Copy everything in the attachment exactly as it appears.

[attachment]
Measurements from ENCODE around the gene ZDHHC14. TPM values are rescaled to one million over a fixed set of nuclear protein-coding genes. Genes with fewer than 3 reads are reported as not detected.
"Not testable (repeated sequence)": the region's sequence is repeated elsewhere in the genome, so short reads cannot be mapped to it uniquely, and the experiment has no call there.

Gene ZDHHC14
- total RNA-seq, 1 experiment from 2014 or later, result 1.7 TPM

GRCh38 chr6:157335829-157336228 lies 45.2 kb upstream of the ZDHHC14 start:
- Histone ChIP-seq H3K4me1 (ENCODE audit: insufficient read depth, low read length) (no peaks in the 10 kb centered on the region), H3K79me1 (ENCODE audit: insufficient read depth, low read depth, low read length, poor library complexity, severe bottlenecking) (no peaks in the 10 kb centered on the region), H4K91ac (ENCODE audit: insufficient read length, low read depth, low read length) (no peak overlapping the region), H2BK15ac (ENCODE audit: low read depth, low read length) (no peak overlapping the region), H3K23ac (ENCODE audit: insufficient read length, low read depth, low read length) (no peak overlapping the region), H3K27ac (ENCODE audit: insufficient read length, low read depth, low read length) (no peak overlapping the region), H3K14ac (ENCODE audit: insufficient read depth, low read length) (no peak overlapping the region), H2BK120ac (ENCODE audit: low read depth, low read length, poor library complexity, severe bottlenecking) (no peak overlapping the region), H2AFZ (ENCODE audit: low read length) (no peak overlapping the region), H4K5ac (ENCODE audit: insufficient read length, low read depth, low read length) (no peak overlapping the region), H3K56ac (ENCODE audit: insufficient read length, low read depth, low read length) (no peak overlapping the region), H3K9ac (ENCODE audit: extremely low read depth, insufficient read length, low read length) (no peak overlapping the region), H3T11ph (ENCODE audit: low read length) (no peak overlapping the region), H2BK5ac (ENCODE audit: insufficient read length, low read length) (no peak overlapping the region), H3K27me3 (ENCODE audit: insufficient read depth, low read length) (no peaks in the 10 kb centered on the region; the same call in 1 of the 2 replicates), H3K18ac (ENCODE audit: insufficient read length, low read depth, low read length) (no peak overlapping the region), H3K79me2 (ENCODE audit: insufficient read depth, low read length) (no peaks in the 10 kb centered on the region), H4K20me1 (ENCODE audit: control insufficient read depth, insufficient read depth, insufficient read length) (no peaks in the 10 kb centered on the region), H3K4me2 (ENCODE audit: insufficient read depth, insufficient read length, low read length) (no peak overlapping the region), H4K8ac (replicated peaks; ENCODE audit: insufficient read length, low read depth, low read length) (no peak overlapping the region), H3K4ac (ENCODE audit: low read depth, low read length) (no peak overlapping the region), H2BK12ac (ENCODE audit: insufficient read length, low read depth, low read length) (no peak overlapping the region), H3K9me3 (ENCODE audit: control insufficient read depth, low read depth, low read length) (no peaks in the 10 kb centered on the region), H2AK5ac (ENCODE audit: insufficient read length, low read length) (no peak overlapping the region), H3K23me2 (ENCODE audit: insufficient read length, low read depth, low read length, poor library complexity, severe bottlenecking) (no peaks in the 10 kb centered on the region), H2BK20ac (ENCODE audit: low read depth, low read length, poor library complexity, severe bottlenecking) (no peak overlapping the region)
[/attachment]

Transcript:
Measurements from ENCODE around the gene ZDHHC14. TPM values are rescaled to one million over a fixed set of nuclear protein-coding genes. Genes with fewer than 3 reads are reported as not detected.
"Not testable (repeated sequence)": the region's sequence is repeated elsewhere in the genome, so short reads cannot be mapped to it uniquely, and the experiment has no call there.

Gene ZDHHC14
- total RNA-seq, 1 experiment from 2014 or later, result 1.7 TPM

GRCh38 chr6:157335829-157336228 lies 45.2 kb upstream of the ZDHHC14 start:
- Histone ChIP-seq H3K4me1 (ENCODE audit: insufficient read depth, low read length) (no peaks in the 10 kb centered on the region), H3K79me1 (ENCODE audit: insufficient read depth, low read depth, low read length, poor library complexity, severe bottlenecking) (no peaks in the 10 kb centered on the region), H4K91ac (ENCODE audit: insufficient read length, low read depth, low read length) (no peak overlapping the region), H2BK15ac (ENCODE audit: low read depth, low read length) (no peak overlapping the region), H3K23ac (ENCODE audit: insufficient read length, low read depth, low read length) (no peak overlapping the region), H3K27ac (ENCODE audit: insufficient read length, low read depth, low read length) (no peak overlapping the region), H3K14ac (ENCODE audit: insufficient read depth, low read length) (no peak overlapping the region), H2BK120ac (ENCODE audit: low read depth, low read length, poor library complexity, severe bottlenecking) (no peak overlapping the region), H2AFZ (ENCODE audit: low read length) (no peak overlapping the region), H4K5ac (ENCODE audit: insufficient read length, low read depth, low read length) (no peak overlapping the region), H3K56ac (ENCODE audit: insufficient read length, low read depth, low read length) (no peak overlapping the region), H3K9ac (ENCODE audit: extremely low read depth, insufficient read length, low read length) (no peak overlapping the region), H3T11ph (ENCODE audit: low read length) (no peak overlapping the region), H2BK5ac (ENCODE audit: insufficient read length, low read length) (no peak overlapping the region), H3K27me3 (ENCODE audit: insufficient read depth, low read length) (no peaks in the 10 kb centered on the region; the same call in 1 of the 2 replicates), H3K18ac (ENCODE audit: insufficient read length, low read depth, low read length) (no peak overlapping the region), H3K79me2 (ENCODE audit: insufficient read depth, low read length) (no peaks in the 10 kb centered on the region), H4K20me1 (ENCODE audit: control insufficient read depth, insufficient read depth, insufficient read length) (no peaks in the 10 kb centered on the region), H3K4me2 (ENCODE audit: insufficient read depth, insufficient read length, low read length) (no peak overlapping the region), H4K8ac (replicated peaks; ENCODE audit: insufficient read length, low read depth, low read length) (no peak overlapping the region), H3K4ac (ENCODE audit: low read depth, low read length) (no peak overlapping the region), H2BK12ac (ENCODE audit: insufficient read length, low read depth, low read length) (no peak overlapping the region), H3K9me3 (ENCODE audit: control insufficient read depth, low read depth, low read length) (no peaks in the 10 kb centered on the region), H2AK5ac (ENCODE audit: insufficient read length, low read length) (no peak overlapping the region), H3K23me2 (ENCODE audit: insufficient read length, low read depth, low read length, poor library complexity, severe bottlenecking) (no peaks in the 10 kb centered on the region), H2BK20ac (ENCODE audit: low read depth, low read length, poor library complexity, severe bottlenecking) (no peak overlapping the region)